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Environment

Groups Seek Deadline For Ozone Standards

by Glenn Hess
August 15, 2011 | APPEARED IN VOLUME 89, ISSUE 33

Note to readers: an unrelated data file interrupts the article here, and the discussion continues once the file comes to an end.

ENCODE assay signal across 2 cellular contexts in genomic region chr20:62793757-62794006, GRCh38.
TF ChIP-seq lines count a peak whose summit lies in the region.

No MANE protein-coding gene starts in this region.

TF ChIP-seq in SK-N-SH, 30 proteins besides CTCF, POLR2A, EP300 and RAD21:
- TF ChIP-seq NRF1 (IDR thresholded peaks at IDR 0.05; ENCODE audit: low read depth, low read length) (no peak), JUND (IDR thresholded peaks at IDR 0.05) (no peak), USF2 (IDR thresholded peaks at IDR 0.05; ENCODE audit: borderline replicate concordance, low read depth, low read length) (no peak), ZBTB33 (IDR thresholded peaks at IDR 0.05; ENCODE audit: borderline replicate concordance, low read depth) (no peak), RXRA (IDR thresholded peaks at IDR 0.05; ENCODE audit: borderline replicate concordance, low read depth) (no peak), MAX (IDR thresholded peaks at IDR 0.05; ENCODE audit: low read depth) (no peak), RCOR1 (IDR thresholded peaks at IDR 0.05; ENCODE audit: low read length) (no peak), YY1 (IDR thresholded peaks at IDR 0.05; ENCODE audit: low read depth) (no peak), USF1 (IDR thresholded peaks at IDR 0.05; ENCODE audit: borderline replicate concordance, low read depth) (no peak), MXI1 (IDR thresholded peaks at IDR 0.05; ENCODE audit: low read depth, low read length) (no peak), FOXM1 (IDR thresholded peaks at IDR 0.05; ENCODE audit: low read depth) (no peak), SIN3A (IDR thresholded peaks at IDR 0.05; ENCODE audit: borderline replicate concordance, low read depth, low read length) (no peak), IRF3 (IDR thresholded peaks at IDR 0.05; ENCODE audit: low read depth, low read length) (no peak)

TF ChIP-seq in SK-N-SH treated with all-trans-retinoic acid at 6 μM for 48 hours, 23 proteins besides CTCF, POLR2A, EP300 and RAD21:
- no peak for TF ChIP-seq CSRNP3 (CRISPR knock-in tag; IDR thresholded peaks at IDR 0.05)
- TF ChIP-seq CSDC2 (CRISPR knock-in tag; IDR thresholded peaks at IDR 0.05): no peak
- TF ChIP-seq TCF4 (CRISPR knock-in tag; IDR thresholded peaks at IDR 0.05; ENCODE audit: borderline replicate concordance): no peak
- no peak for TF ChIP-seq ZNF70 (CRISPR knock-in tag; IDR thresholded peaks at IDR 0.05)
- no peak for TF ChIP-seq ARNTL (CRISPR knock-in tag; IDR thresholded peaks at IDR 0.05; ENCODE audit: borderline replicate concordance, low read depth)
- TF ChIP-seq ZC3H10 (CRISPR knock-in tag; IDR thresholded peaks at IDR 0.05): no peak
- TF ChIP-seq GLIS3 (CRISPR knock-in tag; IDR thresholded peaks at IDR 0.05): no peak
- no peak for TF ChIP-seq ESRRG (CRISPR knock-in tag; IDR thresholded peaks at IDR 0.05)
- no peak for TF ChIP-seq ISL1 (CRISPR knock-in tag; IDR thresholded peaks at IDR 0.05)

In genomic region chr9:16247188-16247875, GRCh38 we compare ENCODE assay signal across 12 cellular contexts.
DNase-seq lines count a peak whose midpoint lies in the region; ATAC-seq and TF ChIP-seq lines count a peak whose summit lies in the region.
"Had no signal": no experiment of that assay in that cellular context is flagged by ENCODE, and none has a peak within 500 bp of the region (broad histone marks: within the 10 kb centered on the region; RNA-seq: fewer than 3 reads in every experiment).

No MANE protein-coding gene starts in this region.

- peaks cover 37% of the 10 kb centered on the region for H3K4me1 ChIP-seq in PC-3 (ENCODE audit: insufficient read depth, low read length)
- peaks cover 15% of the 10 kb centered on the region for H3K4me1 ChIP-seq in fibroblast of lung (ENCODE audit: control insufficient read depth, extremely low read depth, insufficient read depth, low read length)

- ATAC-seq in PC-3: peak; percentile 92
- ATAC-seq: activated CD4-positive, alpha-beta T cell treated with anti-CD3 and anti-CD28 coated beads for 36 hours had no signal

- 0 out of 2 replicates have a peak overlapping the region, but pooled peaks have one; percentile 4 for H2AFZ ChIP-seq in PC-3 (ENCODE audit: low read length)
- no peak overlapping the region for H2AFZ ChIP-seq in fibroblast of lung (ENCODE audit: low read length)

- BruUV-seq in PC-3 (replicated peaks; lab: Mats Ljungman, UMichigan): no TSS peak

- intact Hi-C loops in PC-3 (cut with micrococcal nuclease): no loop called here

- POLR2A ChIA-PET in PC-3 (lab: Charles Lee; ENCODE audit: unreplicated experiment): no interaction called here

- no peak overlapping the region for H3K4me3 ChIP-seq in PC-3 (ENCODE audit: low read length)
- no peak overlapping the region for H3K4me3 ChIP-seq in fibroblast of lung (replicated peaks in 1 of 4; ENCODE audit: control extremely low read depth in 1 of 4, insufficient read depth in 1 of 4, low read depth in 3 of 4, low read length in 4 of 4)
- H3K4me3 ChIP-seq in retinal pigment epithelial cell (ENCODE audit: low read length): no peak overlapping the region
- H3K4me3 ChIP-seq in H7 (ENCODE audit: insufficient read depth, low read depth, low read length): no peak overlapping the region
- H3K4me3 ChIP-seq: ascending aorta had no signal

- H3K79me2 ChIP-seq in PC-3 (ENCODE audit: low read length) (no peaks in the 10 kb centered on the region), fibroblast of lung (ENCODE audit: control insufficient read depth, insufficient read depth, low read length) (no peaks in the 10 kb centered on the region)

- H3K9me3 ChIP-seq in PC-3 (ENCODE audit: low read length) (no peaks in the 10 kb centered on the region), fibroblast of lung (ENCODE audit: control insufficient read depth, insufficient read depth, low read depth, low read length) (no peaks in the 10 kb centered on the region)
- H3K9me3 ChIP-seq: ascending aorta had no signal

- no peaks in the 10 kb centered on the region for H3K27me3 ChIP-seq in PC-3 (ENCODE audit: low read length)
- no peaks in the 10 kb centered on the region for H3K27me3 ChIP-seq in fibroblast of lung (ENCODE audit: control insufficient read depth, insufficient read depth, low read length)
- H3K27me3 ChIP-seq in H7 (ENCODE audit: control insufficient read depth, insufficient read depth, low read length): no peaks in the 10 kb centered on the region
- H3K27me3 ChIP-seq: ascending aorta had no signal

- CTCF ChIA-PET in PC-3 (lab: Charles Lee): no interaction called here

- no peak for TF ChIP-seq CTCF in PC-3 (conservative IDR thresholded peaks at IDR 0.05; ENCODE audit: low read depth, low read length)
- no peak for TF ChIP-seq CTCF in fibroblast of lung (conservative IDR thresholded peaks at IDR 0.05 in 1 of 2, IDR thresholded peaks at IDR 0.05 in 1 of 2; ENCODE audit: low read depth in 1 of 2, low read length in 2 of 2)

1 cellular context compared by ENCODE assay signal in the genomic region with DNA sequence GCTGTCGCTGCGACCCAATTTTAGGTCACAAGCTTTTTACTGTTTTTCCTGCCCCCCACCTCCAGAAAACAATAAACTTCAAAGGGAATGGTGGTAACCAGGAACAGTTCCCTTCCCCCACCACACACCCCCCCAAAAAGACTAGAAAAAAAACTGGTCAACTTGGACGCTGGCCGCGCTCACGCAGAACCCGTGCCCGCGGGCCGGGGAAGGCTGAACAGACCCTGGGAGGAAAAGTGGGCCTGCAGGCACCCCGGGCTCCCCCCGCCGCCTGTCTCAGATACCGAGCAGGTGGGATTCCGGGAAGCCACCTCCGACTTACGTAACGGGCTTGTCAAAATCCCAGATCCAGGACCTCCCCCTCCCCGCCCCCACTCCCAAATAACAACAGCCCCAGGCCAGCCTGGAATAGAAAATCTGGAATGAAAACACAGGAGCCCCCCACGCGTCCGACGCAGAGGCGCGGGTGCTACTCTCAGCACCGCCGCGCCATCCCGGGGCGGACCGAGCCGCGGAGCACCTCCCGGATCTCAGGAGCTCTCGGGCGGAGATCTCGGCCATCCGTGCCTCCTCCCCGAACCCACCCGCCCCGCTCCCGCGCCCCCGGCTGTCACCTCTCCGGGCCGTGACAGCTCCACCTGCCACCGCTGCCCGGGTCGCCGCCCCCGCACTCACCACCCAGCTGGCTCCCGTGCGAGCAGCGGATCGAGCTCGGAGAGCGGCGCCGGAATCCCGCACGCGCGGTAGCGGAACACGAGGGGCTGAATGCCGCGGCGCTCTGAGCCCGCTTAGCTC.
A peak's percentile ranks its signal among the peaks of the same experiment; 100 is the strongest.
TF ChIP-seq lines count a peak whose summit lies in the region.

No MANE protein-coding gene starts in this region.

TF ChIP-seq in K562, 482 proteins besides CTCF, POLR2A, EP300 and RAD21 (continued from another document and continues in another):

A coalition of health and environmental groups is asking a federal appeals court to set an immediate deadline for EPA to decide whether to strengthen clean air standards for ground-level ozone, the main component of urban smog. The request comes after EPA announced its fourth delay of action on the standards on July 29. The agency says it will issue a final rule once the White House Office of Management & Budget completes a regulatory review. “Delaying stronger standards means more death and suffering from dangerous smog pollution,” says David Baron, an attorney with the law firm Earthjustice. Industry groups, such as the American Chemistry Council, contend that stricter standards are unnecessary and will damage the economy by making it more difficult for companies to obtain air permits. The George W. Bush Administration in 2008 set the national ambient air quality standards for ozone at 0.075 ppm, averaged over eight hours. Under the Obama Administration, EPA has said it plans to establish tighter standards for ozone somewhere between 0.060 and 0.070 ppm, as recommended by its scientific advisers.

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